It works on both sides; one is that if funds experience losses in other countries, their tendency to invest more elsewhere decreases. On the other hand, the Indian real estate sector which is now starting to recover after a 10 year hiatus. This is the first year of awakening after a decade and this stage of awakening will continue. I agree that we could potentially see a greater flow in Indian real estate projects, especially after RERA. Thus, project-specific investments should accelerate in the future as there is no excess in real estate. Unlike the rest of the world where it is very hot, the recovery cycle in India is expected to unfold in the next few years.
Over the weekend, very small incremental changes were made to the GST after the meeting; First, food delivery companies will have to pay taxes. It can be recovered from consumers at a rate of 5% but overall nothing has changed. Nothing has changed for cigarettes or tobacco, nothing has changed for hair oil or any other major category?
Yes, nothing has really changed at the GST Council other than the fact that it has imposed new taxes on small categories like soft drinks etc. not have a GST number, etc. and they could just charge people but not pay. The government wants to consolidate the whole movement. I don’t think this is a bad decision because in most cases the GST is charged on the consumer side, where the final consumption occurs. So, it shouldn’t have an incremental impact on a player in any significant way.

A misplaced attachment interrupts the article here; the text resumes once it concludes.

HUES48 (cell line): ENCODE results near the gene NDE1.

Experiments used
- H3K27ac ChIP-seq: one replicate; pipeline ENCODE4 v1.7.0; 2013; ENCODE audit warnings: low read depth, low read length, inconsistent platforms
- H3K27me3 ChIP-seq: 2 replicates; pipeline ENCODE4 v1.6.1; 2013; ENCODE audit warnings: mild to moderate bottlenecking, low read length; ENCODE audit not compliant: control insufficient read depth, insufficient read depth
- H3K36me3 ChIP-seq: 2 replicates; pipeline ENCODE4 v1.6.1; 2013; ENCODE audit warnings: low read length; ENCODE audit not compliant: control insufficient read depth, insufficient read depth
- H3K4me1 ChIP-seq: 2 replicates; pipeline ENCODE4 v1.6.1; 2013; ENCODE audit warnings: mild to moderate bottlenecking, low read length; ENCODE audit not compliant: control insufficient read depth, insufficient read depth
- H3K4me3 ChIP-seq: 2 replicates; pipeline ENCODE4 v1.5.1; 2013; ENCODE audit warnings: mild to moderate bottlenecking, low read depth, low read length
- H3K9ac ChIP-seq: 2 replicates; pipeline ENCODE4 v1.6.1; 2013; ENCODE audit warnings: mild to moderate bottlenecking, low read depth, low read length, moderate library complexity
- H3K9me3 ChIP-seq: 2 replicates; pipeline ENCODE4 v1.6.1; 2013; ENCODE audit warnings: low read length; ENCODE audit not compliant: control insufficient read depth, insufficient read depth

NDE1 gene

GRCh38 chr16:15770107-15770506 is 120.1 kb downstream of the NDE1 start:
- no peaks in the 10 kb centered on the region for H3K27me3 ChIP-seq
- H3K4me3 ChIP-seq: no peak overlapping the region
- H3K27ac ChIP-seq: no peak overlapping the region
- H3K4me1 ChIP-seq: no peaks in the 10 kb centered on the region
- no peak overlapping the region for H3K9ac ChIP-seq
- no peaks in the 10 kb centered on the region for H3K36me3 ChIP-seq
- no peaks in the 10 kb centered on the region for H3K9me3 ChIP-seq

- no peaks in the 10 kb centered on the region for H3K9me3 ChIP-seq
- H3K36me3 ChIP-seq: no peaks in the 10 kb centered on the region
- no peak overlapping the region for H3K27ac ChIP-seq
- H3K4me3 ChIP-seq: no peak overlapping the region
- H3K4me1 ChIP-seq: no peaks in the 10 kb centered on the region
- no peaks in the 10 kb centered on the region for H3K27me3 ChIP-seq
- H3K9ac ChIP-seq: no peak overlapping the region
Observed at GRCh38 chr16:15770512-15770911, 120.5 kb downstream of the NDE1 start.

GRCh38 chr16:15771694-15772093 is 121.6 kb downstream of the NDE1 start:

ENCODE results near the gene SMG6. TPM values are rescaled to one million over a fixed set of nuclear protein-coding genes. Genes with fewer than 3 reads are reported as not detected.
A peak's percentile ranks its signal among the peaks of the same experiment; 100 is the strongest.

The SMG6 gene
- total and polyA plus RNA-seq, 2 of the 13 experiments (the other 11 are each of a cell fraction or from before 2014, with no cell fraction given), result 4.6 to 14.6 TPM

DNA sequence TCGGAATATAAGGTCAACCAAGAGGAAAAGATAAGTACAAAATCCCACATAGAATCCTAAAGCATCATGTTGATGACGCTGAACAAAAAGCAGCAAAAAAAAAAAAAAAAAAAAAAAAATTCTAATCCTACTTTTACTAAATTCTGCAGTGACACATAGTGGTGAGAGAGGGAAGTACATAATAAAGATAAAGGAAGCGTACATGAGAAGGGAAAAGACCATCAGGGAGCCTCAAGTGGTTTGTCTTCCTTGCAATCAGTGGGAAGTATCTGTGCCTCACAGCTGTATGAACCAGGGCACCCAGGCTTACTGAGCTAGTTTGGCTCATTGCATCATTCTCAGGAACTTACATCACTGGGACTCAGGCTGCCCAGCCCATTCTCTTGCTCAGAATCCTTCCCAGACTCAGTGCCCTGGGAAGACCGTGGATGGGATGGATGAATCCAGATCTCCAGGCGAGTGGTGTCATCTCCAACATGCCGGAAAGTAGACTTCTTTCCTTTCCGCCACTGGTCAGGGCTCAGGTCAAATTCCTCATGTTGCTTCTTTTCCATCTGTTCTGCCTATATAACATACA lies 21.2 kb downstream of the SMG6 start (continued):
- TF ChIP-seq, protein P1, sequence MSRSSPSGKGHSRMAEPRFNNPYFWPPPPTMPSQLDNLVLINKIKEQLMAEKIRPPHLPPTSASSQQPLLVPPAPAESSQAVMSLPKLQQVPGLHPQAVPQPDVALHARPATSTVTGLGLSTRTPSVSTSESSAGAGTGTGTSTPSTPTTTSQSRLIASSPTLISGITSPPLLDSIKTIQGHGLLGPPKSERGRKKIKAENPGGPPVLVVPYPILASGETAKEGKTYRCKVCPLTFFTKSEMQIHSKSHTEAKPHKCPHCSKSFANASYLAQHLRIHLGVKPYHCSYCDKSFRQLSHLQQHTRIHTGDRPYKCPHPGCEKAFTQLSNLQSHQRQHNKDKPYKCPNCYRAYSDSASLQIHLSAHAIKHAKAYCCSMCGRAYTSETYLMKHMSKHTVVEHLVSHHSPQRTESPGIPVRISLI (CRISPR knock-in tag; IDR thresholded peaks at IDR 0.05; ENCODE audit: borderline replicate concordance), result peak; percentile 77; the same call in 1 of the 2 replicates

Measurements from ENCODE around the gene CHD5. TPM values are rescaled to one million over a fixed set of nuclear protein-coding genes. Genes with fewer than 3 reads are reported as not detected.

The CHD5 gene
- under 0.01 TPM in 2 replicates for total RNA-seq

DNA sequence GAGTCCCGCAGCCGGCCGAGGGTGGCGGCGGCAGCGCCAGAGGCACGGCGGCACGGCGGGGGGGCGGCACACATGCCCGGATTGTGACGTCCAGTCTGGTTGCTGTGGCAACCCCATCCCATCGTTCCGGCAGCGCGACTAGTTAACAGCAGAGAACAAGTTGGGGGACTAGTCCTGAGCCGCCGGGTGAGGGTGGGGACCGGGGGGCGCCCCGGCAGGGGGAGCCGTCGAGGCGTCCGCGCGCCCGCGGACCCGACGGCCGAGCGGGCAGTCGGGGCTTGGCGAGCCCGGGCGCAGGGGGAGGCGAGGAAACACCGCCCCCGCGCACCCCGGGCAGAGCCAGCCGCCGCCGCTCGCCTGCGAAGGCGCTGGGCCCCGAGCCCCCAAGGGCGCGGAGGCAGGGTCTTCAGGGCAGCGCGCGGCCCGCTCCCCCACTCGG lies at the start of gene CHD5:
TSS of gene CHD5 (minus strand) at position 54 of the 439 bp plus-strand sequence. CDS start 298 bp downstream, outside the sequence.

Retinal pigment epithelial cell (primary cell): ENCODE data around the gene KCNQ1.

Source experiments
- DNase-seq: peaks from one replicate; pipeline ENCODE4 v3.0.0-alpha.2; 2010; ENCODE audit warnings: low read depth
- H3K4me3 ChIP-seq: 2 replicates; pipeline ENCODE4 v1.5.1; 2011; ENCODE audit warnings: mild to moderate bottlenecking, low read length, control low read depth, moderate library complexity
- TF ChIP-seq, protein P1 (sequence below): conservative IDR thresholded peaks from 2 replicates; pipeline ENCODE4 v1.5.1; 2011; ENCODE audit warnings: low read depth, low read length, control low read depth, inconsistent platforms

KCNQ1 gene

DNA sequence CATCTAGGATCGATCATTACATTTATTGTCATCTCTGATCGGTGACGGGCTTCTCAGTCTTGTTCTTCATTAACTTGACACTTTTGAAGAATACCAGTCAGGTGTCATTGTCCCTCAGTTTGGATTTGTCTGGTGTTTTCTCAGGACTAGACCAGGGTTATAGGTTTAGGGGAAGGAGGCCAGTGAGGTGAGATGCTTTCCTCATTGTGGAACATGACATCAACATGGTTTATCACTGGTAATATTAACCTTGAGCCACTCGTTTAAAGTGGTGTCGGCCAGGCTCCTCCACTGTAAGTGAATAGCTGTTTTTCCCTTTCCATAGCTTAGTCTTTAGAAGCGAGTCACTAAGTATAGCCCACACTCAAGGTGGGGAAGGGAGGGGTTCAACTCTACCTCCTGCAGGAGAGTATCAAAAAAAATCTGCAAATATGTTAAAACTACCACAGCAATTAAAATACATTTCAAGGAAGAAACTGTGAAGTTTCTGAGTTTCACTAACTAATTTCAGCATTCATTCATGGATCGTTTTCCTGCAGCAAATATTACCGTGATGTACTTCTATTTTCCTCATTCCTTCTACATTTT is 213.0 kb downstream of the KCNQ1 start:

There was some talk about the possible inclusion of fuel in the GST, which I think will never happen. Central and state governments can now collect any amount of fuel tax without offering compensation that state and central government have on fuel, if they include it in the GST and have to give the compensations that their losses could reach thousands of crores in fact. I don’t think this will happen anytime soon. Never is a bad word, I don’t think that will happen in the next five years at least.
The IRCTC is in the limelight, but there are interesting small subsidiaries of Indian Railways that could gradually benefit as capital spending improves and the railways begin to modernize. As they sell more, privatize more, will they have more money to improve and rebuild investments?
There could in fact be, but I haven’t looked at any of them so extensively as PSUs that I’ve avoided because there are only a limited number of stocks you can analyze. So I’m sure there will be but I can’t comment.
What else are you analyzing?
Opportunities arise in areas that are truly under-owned. Considering the type of activities that have started to take place in the field of infrastructure and real estate, we have started to take a small exposure in large companies of these categories like Ahluwalia Contracts or NC. These are high quality businesses that are avoided altogether. They have good order books and execution will increase dramatically over the next 2-3 years, while valuations are very cheap relative to the overall market and historical value. It is a space that could be interesting.
On the capital goods side, there might be some companies that might start to look interesting, but they’ve also grown, so I think we have to wait for better levels.